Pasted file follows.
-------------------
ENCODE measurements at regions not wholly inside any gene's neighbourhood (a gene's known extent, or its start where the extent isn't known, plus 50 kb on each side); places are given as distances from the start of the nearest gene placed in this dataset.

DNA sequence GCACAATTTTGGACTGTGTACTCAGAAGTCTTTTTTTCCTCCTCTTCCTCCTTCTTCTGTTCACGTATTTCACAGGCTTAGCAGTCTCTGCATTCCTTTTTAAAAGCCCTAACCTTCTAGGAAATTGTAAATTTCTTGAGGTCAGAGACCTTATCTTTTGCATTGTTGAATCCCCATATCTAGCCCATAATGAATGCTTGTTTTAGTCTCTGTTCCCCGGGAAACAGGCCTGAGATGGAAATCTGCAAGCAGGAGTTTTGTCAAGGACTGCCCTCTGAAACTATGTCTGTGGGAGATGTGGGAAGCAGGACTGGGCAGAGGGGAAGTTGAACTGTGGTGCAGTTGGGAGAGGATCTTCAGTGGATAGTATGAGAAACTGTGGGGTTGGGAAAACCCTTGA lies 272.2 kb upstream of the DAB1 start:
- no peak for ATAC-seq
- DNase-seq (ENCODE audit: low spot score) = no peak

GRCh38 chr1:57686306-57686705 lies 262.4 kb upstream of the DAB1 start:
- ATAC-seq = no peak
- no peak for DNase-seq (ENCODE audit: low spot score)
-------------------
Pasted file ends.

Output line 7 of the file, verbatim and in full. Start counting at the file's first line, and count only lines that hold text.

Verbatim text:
- no peak for DNase-seq (ENCODE audit: low spot score)